The “warehousing” of assylum seekers in 55 converted buildings including industrial units is a huge money spinner of just under €10 million a month for the landlords involved who don’t have to engage in a public tendering process

On Friday morning independent deputy, Marc MacSharry went on ‘The Pat Kenny Show’ on Virgin Media to voice his concerns about the proposal to convert the use of purpose-built apartments for 400 students on the campus of Atlantic Technological University, Sligo to house asylum seekers and refugees.

Emergency legislation passed by the Dáil last November means that planning permission is no longer required for the conversion of a building to accommodate migrants and asylum seekers.

MacSharry said housing refugees in student accommodation “displaces” Irish people and is “totally counterproductive and wrong…This accommodation is for students, and it must be for students.”

He claimed that the high level of social welfare payments available in Ireland is drawing Ukrainians to the country.

“Ireland is obviously providing a minimum of €230 per week. The next highest is €107 in Finland. In Denmark, it’s between €60 and €80 and in the Netherlands, it’s €54,” he said.

“If I have to flee a war-torn Ukraine, there’s only one location I’m heading for – and that’s where I’m getting the best deal.

“In Ireland, we’re providing the finances, the accommodation in some instances means medical cards, and free post home – that’s not been replicated in any other country.”

He went on to say: ““I am not a racist, I’m not a zealot, I’m not a xenophobe.

“Because we live in a very woke world, no doubt there’ll be texts into your show saying, ‘Oh my god, what a right-winger’. I’m no more right-wing than the man on the moon.

“We cannot be foolish and reckless about our capacity, and that’s the issue.”

In recent months Stephen Kerr has been labelled a racist. He is a native of Breaffy a small village 4 km SE of Castlebar whose population doubled in 2022 with the arrival of 700 asylum seekers and refugees to Breaffy House Resort. Kerr has organised a number of public meetings where locals voiced their concerns and he’s been doorstepping the local county councillors to elicit a response from them about what’s happening.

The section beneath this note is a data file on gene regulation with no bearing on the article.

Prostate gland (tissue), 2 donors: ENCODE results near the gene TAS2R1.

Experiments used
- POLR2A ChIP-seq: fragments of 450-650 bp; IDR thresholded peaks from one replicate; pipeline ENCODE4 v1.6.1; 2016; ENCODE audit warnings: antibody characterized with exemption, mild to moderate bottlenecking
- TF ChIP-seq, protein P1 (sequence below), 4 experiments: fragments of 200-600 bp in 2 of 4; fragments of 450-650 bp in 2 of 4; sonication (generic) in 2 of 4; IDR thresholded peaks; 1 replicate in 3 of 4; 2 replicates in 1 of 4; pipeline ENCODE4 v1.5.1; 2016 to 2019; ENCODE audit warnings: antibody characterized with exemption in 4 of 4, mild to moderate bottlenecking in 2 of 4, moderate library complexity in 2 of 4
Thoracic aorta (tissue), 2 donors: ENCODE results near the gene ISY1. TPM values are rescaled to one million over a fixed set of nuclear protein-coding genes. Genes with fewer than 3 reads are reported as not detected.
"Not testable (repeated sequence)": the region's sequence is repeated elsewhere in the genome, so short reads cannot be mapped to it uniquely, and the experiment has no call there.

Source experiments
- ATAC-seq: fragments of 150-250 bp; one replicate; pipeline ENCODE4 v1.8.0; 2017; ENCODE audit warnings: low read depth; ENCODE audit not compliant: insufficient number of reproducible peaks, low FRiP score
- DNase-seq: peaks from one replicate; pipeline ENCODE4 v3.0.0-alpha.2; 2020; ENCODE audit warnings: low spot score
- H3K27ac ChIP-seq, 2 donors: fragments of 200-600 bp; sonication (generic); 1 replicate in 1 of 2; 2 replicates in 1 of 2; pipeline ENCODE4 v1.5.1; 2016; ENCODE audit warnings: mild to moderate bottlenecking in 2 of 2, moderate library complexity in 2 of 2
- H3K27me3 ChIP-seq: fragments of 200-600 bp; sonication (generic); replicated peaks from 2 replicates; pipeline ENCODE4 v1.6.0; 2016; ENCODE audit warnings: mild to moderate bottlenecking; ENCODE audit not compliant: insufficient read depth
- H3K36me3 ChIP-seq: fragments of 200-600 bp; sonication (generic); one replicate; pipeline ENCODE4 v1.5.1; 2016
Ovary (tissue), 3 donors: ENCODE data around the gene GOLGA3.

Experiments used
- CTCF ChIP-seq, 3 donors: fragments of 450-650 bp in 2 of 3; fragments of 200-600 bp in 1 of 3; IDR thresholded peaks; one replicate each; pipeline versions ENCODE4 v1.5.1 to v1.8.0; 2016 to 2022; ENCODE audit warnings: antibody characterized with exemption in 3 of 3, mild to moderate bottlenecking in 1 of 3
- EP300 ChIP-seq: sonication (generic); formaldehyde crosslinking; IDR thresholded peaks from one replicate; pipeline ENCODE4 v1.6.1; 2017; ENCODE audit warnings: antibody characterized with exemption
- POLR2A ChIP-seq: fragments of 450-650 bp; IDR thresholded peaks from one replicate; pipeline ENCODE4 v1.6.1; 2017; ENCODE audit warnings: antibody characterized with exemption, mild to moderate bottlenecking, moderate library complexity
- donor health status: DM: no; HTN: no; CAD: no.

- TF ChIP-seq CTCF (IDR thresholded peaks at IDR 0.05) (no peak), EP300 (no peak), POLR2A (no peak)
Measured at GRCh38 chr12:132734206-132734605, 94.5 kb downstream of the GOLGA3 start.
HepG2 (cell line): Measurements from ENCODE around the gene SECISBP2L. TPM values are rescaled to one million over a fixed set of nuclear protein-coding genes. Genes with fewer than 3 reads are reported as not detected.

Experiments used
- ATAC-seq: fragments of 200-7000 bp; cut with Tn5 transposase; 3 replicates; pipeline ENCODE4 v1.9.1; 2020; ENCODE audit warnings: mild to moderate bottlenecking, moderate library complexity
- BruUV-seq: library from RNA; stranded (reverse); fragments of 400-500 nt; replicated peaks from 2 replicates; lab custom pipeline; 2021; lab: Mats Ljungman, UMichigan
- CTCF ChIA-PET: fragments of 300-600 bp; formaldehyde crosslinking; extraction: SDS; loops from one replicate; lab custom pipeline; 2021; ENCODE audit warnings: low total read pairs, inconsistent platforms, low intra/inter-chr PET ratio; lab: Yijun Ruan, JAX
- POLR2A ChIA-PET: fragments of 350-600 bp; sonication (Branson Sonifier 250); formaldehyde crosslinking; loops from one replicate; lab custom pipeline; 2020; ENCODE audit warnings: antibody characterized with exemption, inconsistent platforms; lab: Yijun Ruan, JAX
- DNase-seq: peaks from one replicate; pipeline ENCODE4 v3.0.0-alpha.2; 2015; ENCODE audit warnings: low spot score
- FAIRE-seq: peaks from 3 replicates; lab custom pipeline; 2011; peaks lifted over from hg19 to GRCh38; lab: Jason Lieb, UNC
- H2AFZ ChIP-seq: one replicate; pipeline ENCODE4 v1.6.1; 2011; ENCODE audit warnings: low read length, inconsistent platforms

Of particular concern to him is the huge issue of overcrowding, the apparent lack of fire certification and the housing of children in close proximity to unvetted unaccompanied males.

The owners of Breaffy House Resort are currently converting a unit in an industrial estate in nearby Castlebar to accommodate more asylum seekers.

Stephen Kerr, The Irish Inquiryposted videos to social media this week relating to an Algerian family being removed from Breaffy House and relocated to Monaghan after the man involved alleged that asylum seekers were offered the possibility of having their application for asylum speeded up in return for providing unpaid security services.

This is a very serious allegation that has now gone viral on social media which must be investigated by the Gardai and the PSA.

Breaffy House Resort is referenced indirectly today in a Sunday Times report by John Mooney and Beau Donelly that examines payments for 55 units around the country costing just under €10 million a month to house asylum seekers.

Data released by Roderic O’Gorman’s department shows that 55 properties in 16 counties were contracted to house asylum seekers between September last year and February. The monthly bill for the new International Protection Accommodation Services (IPAS) centres is €9.6 million a month.

The documents, obtained by The Sunday Times, show the biggest spend on new IPAS accommodation centres during this period is more than €1.3 million a month at the former ESB office block on East Wall Road in Dublin which has capacity for 400 people. This building was the scene for protests earlier this year.

The Ibis hotel at the Red Cow junction in Dublin, which has capacity for 339 people is getting €753,925 a month.

222 male asylum seekers — mostly from Georgia, Algeria, Somalia and Sierra Leone who are mostly working locally are housed in a unit in the Cookstown industrial estate in Tallaght, Dublin.

The owner is getting €497,280 a month which is a multiple of what the owners of adjacent units are getting for renting to the likes of tyre depot operators.

The public accounts committee (PAC) is currently examining the awarding of contracts and leases to landlords and companies that has resulted in the total spend by IPAS asylum seeker accommodation increasing from €78 million in 2018 to over €356 million in 2022, which equates to about €18,000 per person.